Kintsugi and the Art of Imperfection

This is our team mascot, Kintsugi. 

I rescued him from a street corner stall on Hollywood Road in Hong Kong’s Central District, in the early days of 2016. I dusted off his plastic white frame, but could not fix his raised paw, indented on the pinky corner. I’m glad I couldn’t. To me, he is perfect! He has traveled to dozens of apartments, offices, and pop-ups I’ve lived and worked in ever since. (Yes, dozens, in less than two short years. I sometimes wonder if I move too much. But remain addicted to new scenery.)

I didn’t know at the time, but Maneki-neko cats like this one are often displayed as talismans of good fortune. The raised left paw signifies luck and success for business in particular. I’ll take all the goodwill I can find, even if it has to be purchased. Secondhand finds, and also pennies and fortunes cards or notes picked up off the ground, count as a double win. Kintsugi cost me 70 HKD (~$10 USD at the time). His battery still runs.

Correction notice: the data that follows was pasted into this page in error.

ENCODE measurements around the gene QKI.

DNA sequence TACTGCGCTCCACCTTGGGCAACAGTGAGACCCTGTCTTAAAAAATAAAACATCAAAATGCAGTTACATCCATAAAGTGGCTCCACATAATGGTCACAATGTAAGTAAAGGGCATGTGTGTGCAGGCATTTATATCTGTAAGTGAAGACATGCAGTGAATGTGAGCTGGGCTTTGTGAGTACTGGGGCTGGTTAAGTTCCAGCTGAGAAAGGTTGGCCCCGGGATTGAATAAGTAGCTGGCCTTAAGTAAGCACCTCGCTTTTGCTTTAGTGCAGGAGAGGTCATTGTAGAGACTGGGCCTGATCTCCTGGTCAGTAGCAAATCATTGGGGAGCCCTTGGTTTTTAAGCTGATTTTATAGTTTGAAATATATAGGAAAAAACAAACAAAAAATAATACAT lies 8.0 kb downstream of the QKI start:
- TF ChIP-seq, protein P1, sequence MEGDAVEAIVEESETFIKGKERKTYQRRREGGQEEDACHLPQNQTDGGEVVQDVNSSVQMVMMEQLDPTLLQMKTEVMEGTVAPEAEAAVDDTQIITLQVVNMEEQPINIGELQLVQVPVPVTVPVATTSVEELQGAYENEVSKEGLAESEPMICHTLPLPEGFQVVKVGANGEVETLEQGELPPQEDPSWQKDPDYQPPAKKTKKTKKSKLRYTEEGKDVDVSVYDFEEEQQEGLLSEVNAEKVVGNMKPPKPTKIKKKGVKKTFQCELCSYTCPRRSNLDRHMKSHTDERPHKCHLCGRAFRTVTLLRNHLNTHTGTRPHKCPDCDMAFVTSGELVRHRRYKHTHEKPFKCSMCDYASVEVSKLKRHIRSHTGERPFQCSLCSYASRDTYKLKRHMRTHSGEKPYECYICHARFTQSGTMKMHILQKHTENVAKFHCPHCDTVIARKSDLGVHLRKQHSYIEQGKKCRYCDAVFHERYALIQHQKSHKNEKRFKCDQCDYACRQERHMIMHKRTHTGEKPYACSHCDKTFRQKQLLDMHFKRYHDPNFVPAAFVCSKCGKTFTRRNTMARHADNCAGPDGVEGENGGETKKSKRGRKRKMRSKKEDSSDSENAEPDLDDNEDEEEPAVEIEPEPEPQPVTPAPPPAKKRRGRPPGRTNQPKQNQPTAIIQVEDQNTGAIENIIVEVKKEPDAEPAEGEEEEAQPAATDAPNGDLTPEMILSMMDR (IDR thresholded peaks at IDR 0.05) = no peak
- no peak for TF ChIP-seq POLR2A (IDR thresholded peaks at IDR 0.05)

The name comes from the Japanese art of repairing broken pottery also known as Kintsukuroi (金繕い, きんつくろい, “golden repair”). In this method, lacquer mixed with powdered gold, silver, or platinum is used to repair cracks. As a philosophy, kintsugi treats breakage and repair as part of the history of an object, rather than something to disguise(1). As a mascot, Kintsugi reminds me to celebrate the imperfections instead of hiding them. This goes for imperfections in our work (when we make a mistake, or don’t know an answer) as well as holes or stains in our clothing, which I have been learning to repair (or paying professionals to repair), at times opting for colorful threads or patches to transform a once “broken” item into a refurbished one-of-a-kind piece.

I learned Patagonia celebrates this philosophy with Worn Wear and Worn Stories, their ongoing initiatives to collect stories behind their beat-up products, to repair broken items using leftover parts, and to recollect and resell products from old seasons to new owners.

If you have any good repair cover-ups, share in the comments or on social media

Thank you for reading, for believing, for celebrating the art of imperfection.

– allison

Thank you to my altMBA classmate AJR for the Kintsugi tip.
(1) Source: My Modern Met

By allison v.

Designer and DIY'er in Detroit by way of NYC

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